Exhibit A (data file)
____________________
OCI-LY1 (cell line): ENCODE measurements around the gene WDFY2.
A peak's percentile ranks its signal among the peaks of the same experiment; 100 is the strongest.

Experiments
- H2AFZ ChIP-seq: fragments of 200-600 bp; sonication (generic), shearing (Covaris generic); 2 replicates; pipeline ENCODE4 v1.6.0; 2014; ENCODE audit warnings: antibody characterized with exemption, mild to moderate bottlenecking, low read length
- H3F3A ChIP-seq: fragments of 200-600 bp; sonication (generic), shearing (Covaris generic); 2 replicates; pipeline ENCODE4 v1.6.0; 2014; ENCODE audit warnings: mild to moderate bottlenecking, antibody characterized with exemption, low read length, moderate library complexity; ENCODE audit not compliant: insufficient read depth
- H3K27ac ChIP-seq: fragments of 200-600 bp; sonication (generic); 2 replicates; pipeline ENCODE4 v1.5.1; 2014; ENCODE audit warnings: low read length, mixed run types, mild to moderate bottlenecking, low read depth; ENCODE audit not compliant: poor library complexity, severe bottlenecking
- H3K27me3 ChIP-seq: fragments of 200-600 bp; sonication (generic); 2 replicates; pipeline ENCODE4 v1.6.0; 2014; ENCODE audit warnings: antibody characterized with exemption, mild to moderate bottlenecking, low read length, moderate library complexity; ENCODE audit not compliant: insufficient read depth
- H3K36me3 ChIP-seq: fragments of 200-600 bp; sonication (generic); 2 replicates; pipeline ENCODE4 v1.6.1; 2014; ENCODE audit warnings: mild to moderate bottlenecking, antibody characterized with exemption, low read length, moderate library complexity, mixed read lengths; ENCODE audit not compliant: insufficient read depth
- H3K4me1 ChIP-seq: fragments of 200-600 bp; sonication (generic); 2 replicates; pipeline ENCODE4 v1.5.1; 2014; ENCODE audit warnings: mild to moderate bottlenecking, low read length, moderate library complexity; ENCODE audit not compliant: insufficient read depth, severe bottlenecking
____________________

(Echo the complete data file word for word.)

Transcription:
OCI-LY1 (cell line): ENCODE measurements around the gene WDFY2.
A peak's percentile ranks its signal among the peaks of the same experiment; 100 is the strongest.

Experiments
- H2AFZ ChIP-seq: fragments of 200-600 bp; sonication (generic), shearing (Covaris generic); 2 replicates; pipeline ENCODE4 v1.6.0; 2014; ENCODE audit warnings: antibody characterized with exemption, mild to moderate bottlenecking, low read length
- H3F3A ChIP-seq: fragments of 200-600 bp; sonication (generic), shearing (Covaris generic); 2 replicates; pipeline ENCODE4 v1.6.0; 2014; ENCODE audit warnings: mild to moderate bottlenecking, antibody characterized with exemption, low read length, moderate library complexity; ENCODE audit not compliant: insufficient read depth
- H3K27ac ChIP-seq: fragments of 200-600 bp; sonication (generic); 2 replicates; pipeline ENCODE4 v1.5.1; 2014; ENCODE audit warnings: low read length, mixed run types, mild to moderate bottlenecking, low read depth; ENCODE audit not compliant: poor library complexity, severe bottlenecking
- H3K27me3 ChIP-seq: fragments of 200-600 bp; sonication (generic); 2 replicates; pipeline ENCODE4 v1.6.0; 2014; ENCODE audit warnings: antibody characterized with exemption, mild to moderate bottlenecking, low read length, moderate library complexity; ENCODE audit not compliant: insufficient read depth
- H3K36me3 ChIP-seq: fragments of 200-600 bp; sonication (generic); 2 replicates; pipeline ENCODE4 v1.6.1; 2014; ENCODE audit warnings: mild to moderate bottlenecking, antibody characterized with exemption, low read length, moderate library complexity, mixed read lengths; ENCODE audit not compliant: insufficient read depth
- H3K4me1 ChIP-seq: fragments of 200-600 bp; sonication (generic); 2 replicates; pipeline ENCODE4 v1.5.1; 2014; ENCODE audit warnings: mild to moderate bottlenecking, low read length, moderate library complexity; ENCODE audit not compliant: insufficient read depth, severe bottlenecking